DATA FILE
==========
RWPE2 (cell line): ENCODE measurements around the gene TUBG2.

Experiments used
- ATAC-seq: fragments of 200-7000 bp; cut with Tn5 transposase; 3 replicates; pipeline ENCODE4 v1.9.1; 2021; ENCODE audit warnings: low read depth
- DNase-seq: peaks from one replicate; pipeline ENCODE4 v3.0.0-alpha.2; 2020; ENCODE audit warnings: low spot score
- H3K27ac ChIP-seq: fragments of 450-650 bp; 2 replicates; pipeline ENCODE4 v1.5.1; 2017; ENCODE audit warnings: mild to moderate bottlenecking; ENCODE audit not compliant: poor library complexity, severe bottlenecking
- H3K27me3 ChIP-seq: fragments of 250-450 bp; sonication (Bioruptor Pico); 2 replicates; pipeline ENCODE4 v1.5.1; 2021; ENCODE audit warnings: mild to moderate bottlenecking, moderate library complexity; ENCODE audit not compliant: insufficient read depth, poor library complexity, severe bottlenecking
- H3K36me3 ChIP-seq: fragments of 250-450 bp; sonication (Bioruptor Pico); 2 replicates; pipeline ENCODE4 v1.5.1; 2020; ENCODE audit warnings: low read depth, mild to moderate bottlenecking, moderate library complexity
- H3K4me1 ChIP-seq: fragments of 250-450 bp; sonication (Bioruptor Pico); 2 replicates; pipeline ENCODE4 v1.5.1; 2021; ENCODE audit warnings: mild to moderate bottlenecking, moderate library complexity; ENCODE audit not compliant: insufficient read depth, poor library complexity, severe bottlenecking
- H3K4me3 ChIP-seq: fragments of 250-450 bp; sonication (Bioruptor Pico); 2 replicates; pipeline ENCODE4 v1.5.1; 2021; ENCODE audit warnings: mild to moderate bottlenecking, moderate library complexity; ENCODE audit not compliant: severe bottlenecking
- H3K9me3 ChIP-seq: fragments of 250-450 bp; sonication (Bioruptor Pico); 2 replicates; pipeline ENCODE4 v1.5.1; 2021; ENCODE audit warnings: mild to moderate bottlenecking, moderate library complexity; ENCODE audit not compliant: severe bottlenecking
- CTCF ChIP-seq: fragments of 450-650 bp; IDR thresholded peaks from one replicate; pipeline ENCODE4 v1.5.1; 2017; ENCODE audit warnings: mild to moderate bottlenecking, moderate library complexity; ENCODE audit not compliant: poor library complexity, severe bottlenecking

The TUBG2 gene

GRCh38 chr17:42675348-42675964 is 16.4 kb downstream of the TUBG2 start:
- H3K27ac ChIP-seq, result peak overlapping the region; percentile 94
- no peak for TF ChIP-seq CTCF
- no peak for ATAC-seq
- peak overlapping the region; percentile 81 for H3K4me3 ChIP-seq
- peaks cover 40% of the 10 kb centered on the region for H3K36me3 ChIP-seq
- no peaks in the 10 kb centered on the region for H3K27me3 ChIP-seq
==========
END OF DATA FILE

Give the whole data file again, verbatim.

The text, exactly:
RWPE2 (cell line): ENCODE measurements around the gene TUBG2.

Experiments used
- ATAC-seq: fragments of 200-7000 bp; cut with Tn5 transposase; 3 replicates; pipeline ENCODE4 v1.9.1; 2021; ENCODE audit warnings: low read depth
- DNase-seq: peaks from one replicate; pipeline ENCODE4 v3.0.0-alpha.2; 2020; ENCODE audit warnings: low spot score
- H3K27ac ChIP-seq: fragments of 450-650 bp; 2 replicates; pipeline ENCODE4 v1.5.1; 2017; ENCODE audit warnings: mild to moderate bottlenecking; ENCODE audit not compliant: poor library complexity, severe bottlenecking
- H3K27me3 ChIP-seq: fragments of 250-450 bp; sonication (Bioruptor Pico); 2 replicates; pipeline ENCODE4 v1.5.1; 2021; ENCODE audit warnings: mild to moderate bottlenecking, moderate library complexity; ENCODE audit not compliant: insufficient read depth, poor library complexity, severe bottlenecking
- H3K36me3 ChIP-seq: fragments of 250-450 bp; sonication (Bioruptor Pico); 2 replicates; pipeline ENCODE4 v1.5.1; 2020; ENCODE audit warnings: low read depth, mild to moderate bottlenecking, moderate library complexity
- H3K4me1 ChIP-seq: fragments of 250-450 bp; sonication (Bioruptor Pico); 2 replicates; pipeline ENCODE4 v1.5.1; 2021; ENCODE audit warnings: mild to moderate bottlenecking, moderate library complexity; ENCODE audit not compliant: insufficient read depth, poor library complexity, severe bottlenecking
- H3K4me3 ChIP-seq: fragments of 250-450 bp; sonication (Bioruptor Pico); 2 replicates; pipeline ENCODE4 v1.5.1; 2021; ENCODE audit warnings: mild to moderate bottlenecking, moderate library complexity; ENCODE audit not compliant: severe bottlenecking
- H3K9me3 ChIP-seq: fragments of 250-450 bp; sonication (Bioruptor Pico); 2 replicates; pipeline ENCODE4 v1.5.1; 2021; ENCODE audit warnings: mild to moderate bottlenecking, moderate library complexity; ENCODE audit not compliant: severe bottlenecking
- CTCF ChIP-seq: fragments of 450-650 bp; IDR thresholded peaks from one replicate; pipeline ENCODE4 v1.5.1; 2017; ENCODE audit warnings: mild to moderate bottlenecking, moderate library complexity; ENCODE audit not compliant: poor library complexity, severe bottlenecking

The TUBG2 gene

GRCh38 chr17:42675348-42675964 is 16.4 kb downstream of the TUBG2 start:
- H3K27ac ChIP-seq, result peak overlapping the region; percentile 94
- no peak for TF ChIP-seq CTCF
- no peak for ATAC-seq
- peak overlapping the region; percentile 81 for H3K4me3 ChIP-seq
- peaks cover 40% of the 10 kb centered on the region for H3K36me3 ChIP-seq
- no peaks in the 10 kb centered on the region for H3K27me3 ChIP-seq